It is estimated by the World Health Organization that 80% of the world population uses herbal medicine. And as healthcare costs rise and incomes decline, many Americans who are not satisfied with western medicine, have turned to alternative and complementary medicine. The authors of this paper cite how Americans are increasingly turning to herbal products and traditional Chinese medicine, especially acupuncture and Chinese herbal medicine (CHM).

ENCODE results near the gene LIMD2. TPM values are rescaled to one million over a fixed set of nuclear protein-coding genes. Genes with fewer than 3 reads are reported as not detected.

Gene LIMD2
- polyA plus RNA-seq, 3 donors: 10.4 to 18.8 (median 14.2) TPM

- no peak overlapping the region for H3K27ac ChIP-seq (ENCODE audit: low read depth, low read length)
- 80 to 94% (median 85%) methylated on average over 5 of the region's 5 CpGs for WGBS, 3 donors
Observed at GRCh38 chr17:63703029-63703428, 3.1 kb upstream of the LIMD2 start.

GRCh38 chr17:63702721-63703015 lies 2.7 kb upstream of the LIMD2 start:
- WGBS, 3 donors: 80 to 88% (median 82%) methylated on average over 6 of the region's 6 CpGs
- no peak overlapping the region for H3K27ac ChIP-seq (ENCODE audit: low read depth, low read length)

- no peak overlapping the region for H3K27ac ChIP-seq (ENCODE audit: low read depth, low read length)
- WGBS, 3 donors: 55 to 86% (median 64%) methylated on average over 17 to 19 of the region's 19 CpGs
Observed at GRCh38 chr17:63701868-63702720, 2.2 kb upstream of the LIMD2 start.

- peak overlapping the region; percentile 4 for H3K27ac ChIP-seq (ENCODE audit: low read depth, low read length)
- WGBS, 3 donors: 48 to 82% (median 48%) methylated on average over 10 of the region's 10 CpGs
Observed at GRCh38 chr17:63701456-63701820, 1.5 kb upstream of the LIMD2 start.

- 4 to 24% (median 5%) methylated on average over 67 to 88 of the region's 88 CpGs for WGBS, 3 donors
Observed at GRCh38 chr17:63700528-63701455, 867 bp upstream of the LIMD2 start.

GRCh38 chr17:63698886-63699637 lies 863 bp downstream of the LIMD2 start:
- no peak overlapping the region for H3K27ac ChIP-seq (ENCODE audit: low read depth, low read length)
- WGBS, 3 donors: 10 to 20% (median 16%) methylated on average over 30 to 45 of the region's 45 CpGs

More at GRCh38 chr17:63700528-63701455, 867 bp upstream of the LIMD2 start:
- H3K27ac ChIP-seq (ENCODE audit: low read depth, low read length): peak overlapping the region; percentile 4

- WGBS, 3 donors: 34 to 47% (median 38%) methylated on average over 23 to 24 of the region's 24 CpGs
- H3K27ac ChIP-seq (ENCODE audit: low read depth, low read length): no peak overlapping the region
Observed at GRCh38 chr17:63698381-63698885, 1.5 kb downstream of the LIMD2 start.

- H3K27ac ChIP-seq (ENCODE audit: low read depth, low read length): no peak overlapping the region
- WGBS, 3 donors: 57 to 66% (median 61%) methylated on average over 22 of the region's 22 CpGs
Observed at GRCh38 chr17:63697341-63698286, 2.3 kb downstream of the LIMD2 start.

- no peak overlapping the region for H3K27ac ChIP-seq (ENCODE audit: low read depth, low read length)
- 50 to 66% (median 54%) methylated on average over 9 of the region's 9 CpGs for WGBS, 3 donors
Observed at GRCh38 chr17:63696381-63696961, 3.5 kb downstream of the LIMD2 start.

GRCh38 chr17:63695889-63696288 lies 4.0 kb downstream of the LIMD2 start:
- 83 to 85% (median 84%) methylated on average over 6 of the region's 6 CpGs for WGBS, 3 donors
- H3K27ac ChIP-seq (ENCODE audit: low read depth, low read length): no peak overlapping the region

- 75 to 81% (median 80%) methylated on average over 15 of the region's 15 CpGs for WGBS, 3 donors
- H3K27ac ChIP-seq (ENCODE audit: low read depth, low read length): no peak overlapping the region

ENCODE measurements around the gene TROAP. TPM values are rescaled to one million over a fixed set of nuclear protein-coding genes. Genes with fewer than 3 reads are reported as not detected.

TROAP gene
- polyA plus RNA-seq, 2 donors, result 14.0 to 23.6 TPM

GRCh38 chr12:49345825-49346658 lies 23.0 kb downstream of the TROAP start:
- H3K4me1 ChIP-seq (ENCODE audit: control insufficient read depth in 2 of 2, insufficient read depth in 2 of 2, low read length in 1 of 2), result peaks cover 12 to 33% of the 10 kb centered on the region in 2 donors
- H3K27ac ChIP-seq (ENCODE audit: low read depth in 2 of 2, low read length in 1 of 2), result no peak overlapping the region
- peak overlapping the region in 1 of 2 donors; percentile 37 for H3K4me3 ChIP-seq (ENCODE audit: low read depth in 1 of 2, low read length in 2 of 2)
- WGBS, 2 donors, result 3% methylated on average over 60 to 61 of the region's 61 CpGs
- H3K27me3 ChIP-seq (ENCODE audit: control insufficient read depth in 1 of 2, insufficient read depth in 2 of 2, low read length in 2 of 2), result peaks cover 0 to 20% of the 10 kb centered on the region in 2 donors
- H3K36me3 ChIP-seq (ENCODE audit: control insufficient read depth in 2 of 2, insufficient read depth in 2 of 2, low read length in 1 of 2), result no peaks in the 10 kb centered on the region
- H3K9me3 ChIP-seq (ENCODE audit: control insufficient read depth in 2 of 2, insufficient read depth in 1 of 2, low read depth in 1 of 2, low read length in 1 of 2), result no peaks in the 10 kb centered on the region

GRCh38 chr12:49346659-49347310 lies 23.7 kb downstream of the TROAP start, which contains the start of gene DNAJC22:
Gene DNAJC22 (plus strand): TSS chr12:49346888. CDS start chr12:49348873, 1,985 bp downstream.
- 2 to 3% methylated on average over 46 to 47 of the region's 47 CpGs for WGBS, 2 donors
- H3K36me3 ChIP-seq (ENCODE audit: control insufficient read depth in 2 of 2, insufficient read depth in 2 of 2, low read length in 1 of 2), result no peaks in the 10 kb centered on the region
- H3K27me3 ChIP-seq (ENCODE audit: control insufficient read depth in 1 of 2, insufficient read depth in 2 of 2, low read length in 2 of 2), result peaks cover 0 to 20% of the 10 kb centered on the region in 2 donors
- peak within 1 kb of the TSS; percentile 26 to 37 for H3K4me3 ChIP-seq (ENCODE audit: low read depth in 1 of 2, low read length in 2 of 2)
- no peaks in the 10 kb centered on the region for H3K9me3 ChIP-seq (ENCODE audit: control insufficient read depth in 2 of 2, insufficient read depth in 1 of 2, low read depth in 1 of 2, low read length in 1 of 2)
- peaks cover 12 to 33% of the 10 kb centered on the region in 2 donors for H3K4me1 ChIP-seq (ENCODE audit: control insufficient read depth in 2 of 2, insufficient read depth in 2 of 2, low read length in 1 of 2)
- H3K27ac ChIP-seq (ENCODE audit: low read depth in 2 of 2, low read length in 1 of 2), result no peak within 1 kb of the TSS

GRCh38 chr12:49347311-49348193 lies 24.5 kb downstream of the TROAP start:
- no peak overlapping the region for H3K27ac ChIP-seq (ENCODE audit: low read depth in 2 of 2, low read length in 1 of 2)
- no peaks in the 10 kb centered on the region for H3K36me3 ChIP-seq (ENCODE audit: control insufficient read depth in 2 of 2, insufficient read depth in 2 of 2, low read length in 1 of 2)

Though the authors believe that both western medicine and CHM can be complementary, they make a strong point that each has very distinct modalities and that health care practitioners and pharmacists need to understand how CHM is prepared and the risks patients face by self-medicating. This paper provides insight into basic differences in how herbs are prepared before administration to the patients in China versus a single unprepared herb sold in the USA and Europe. Also addressed are the interdisciplinary issues with health professionals, the proper regulations for better quality control of imported herbs, and the proper warning on the labels of the herbs.
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